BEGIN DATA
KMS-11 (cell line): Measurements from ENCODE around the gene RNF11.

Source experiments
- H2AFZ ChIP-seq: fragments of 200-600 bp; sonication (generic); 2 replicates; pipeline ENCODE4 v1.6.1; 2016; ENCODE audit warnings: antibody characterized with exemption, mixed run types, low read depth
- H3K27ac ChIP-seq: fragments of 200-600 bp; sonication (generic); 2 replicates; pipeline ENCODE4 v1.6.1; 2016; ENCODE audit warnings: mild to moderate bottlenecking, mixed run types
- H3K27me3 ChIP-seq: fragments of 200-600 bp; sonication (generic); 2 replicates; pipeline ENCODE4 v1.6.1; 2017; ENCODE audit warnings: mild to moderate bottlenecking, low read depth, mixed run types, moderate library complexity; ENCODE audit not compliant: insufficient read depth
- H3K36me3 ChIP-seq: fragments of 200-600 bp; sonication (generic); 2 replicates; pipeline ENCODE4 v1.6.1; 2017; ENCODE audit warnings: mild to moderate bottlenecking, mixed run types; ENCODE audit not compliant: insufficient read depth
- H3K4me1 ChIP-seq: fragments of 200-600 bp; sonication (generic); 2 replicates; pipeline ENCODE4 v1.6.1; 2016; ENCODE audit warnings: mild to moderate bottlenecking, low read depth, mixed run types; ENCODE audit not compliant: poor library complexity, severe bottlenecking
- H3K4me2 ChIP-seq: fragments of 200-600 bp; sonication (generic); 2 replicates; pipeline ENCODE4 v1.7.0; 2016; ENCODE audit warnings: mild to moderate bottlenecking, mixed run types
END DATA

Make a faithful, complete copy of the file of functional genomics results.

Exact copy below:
KMS-11 (cell line): Measurements from ENCODE around the gene RNF11.

Source experiments
- H2AFZ ChIP-seq: fragments of 200-600 bp; sonication (generic); 2 replicates; pipeline ENCODE4 v1.6.1; 2016; ENCODE audit warnings: antibody characterized with exemption, mixed run types, low read depth
- H3K27ac ChIP-seq: fragments of 200-600 bp; sonication (generic); 2 replicates; pipeline ENCODE4 v1.6.1; 2016; ENCODE audit warnings: mild to moderate bottlenecking, mixed run types
- H3K27me3 ChIP-seq: fragments of 200-600 bp; sonication (generic); 2 replicates; pipeline ENCODE4 v1.6.1; 2017; ENCODE audit warnings: mild to moderate bottlenecking, low read depth, mixed run types, moderate library complexity; ENCODE audit not compliant: insufficient read depth
- H3K36me3 ChIP-seq: fragments of 200-600 bp; sonication (generic); 2 replicates; pipeline ENCODE4 v1.6.1; 2017; ENCODE audit warnings: mild to moderate bottlenecking, mixed run types; ENCODE audit not compliant: insufficient read depth
- H3K4me1 ChIP-seq: fragments of 200-600 bp; sonication (generic); 2 replicates; pipeline ENCODE4 v1.6.1; 2016; ENCODE audit warnings: mild to moderate bottlenecking, low read depth, mixed run types; ENCODE audit not compliant: poor library complexity, severe bottlenecking
- H3K4me2 ChIP-seq: fragments of 200-600 bp; sonication (generic); 2 replicates; pipeline ENCODE4 v1.7.0; 2016; ENCODE audit warnings: mild to moderate bottlenecking, mixed run types